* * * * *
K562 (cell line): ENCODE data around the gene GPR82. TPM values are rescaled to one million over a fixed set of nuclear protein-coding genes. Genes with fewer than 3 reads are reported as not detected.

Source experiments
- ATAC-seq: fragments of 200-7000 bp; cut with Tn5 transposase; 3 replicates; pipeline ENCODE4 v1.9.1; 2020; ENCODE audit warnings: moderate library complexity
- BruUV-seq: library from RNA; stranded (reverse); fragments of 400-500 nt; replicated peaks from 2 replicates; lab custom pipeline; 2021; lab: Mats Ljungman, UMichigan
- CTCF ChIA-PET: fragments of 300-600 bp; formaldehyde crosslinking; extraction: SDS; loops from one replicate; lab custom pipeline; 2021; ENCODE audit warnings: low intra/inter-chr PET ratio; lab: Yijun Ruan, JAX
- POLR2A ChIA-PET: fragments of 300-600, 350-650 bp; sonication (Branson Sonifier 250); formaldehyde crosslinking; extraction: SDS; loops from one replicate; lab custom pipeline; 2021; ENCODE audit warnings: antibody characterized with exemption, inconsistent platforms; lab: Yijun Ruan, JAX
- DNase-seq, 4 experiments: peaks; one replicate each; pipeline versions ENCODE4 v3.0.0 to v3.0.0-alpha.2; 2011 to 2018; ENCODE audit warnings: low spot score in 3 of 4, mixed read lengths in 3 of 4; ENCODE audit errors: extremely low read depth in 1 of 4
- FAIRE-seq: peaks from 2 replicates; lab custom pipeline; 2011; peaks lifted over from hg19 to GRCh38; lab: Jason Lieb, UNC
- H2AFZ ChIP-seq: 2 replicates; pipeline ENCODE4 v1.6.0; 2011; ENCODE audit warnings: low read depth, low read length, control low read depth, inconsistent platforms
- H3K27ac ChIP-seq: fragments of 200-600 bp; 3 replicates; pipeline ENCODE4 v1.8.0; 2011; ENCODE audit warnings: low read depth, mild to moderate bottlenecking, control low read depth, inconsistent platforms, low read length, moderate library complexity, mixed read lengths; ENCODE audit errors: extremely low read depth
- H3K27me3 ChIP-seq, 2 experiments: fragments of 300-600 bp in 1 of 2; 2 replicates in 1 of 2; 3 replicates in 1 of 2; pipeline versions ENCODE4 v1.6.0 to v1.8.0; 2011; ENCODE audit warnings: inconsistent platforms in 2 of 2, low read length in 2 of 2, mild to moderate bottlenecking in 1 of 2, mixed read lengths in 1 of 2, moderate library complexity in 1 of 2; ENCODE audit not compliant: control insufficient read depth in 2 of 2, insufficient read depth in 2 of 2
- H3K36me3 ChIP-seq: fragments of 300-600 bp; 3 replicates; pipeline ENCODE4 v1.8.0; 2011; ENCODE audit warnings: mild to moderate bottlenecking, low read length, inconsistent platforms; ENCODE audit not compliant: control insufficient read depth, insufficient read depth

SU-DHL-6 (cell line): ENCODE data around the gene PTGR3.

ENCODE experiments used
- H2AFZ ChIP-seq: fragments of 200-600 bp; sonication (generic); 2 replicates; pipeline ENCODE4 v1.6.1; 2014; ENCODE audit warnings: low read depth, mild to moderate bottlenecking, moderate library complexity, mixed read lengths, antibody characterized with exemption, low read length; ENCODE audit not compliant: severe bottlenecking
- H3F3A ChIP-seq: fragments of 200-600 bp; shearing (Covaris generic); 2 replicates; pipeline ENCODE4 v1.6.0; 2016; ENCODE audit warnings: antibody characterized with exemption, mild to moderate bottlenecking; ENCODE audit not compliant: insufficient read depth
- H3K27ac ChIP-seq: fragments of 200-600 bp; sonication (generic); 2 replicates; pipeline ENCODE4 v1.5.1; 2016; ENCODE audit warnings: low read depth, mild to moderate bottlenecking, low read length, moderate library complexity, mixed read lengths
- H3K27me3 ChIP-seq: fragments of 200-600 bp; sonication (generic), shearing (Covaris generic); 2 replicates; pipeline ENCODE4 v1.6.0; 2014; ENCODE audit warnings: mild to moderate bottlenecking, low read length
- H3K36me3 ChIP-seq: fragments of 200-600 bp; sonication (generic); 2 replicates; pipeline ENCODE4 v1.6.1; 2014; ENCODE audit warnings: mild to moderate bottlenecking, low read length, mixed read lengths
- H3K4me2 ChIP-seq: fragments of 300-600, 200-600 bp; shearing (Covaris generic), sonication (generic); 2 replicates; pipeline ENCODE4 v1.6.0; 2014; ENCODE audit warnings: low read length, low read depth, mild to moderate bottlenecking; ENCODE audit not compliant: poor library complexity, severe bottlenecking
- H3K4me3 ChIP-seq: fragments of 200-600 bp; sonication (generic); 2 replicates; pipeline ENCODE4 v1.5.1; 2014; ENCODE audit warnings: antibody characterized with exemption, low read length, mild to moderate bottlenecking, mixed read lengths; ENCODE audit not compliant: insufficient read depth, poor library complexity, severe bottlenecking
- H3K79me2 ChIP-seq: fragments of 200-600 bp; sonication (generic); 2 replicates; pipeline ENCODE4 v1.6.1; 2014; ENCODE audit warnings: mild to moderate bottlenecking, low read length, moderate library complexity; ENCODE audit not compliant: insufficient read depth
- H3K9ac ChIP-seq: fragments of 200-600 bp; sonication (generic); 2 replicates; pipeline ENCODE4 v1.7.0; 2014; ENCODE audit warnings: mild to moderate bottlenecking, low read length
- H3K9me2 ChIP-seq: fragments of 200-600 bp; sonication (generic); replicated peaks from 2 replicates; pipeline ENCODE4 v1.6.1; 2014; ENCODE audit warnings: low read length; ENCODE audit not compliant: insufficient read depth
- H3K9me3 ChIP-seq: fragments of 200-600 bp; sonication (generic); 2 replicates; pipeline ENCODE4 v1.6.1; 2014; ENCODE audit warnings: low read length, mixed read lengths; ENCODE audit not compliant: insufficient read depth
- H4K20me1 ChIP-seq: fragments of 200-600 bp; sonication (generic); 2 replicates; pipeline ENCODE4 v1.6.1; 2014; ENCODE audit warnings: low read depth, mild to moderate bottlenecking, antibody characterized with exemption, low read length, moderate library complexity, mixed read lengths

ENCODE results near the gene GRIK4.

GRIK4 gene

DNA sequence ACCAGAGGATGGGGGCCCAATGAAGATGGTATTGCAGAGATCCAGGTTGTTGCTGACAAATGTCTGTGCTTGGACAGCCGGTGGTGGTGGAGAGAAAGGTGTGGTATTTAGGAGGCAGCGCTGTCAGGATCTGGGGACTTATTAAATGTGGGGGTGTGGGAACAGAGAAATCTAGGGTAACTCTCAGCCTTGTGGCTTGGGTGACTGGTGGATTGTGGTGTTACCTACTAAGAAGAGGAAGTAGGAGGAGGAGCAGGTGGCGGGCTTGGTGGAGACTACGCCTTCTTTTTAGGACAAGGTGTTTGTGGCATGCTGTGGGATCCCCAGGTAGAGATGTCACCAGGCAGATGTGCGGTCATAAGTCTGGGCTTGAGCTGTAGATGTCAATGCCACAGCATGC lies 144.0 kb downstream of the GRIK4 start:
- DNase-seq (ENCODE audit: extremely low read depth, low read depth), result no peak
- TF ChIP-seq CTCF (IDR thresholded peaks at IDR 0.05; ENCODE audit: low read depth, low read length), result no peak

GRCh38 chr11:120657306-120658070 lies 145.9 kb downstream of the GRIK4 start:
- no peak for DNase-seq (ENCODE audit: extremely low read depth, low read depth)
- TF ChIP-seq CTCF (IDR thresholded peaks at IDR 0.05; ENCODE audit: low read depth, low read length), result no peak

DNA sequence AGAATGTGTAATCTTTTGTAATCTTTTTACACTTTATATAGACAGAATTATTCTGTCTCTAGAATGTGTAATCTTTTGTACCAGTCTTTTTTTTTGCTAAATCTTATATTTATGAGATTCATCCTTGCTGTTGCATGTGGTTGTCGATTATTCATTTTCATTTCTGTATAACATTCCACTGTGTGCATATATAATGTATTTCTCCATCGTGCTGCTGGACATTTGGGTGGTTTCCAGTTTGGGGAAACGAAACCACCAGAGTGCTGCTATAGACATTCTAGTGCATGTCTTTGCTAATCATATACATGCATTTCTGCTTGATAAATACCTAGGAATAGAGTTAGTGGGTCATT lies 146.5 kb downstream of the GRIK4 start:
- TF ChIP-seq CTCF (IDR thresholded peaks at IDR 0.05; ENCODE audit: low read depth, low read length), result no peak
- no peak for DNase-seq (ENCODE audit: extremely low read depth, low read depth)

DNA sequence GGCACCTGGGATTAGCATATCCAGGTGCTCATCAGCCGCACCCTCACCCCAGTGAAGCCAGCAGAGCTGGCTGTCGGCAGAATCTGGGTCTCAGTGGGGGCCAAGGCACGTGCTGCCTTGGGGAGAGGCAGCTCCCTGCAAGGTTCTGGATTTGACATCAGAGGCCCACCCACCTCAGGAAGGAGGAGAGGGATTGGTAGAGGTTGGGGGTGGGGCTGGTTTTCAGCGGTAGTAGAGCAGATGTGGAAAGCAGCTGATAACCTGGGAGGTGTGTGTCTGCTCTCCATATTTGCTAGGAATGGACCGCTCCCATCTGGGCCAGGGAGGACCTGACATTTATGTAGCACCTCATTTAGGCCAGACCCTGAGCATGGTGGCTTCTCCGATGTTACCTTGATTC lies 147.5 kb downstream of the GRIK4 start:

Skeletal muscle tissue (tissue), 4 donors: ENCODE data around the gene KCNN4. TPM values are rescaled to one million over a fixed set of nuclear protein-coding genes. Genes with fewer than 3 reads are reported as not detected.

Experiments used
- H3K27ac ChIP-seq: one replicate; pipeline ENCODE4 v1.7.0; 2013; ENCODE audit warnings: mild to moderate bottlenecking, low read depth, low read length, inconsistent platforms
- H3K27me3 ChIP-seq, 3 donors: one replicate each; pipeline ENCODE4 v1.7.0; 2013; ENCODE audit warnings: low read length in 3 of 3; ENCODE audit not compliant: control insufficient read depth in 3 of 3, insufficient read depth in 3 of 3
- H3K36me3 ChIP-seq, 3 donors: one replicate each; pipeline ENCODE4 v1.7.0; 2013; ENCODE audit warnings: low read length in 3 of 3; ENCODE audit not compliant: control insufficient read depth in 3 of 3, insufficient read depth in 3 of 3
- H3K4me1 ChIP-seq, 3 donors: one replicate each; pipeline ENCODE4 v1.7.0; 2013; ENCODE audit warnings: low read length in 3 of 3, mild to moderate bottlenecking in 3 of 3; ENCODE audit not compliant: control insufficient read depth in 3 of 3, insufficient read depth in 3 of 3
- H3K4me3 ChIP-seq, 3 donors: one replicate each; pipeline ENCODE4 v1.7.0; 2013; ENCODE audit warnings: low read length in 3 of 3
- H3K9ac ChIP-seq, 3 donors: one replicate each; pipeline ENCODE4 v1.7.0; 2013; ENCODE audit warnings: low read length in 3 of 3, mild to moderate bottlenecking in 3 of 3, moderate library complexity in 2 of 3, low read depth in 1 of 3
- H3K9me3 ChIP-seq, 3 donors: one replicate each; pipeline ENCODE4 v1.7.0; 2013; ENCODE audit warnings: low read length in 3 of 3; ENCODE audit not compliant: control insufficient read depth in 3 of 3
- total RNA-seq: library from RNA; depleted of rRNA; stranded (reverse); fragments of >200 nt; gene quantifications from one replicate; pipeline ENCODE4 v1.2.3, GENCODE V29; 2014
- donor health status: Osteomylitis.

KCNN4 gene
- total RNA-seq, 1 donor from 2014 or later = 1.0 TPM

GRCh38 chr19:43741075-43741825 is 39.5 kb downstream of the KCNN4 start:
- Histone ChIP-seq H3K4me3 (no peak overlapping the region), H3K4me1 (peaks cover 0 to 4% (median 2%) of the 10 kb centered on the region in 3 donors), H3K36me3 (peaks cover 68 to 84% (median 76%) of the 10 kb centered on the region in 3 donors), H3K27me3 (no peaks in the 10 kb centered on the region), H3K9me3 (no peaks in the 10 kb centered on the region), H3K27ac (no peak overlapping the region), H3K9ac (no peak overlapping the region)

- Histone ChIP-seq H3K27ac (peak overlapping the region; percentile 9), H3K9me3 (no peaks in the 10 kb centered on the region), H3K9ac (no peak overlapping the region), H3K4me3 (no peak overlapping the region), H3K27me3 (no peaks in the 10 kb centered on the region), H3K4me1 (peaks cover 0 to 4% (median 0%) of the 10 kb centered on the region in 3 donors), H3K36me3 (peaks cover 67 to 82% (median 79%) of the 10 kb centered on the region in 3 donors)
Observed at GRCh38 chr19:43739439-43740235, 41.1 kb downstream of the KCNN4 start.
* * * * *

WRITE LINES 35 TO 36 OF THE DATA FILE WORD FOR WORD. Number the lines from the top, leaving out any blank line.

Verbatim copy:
DNA sequence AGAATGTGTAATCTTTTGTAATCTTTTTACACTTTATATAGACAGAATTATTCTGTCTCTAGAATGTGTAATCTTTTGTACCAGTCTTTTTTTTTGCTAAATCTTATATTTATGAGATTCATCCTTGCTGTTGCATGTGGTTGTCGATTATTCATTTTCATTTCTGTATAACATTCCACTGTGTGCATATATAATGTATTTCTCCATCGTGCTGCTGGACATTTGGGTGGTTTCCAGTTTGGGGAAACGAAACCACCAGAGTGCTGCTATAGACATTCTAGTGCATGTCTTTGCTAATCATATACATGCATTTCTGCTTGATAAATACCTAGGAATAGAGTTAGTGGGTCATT lies 146.5 kb downstream of the GRIK4 start:
- TF ChIP-seq CTCF (IDR thresholded peaks at IDR 0.05; ENCODE audit: low read depth, low read length), result no peak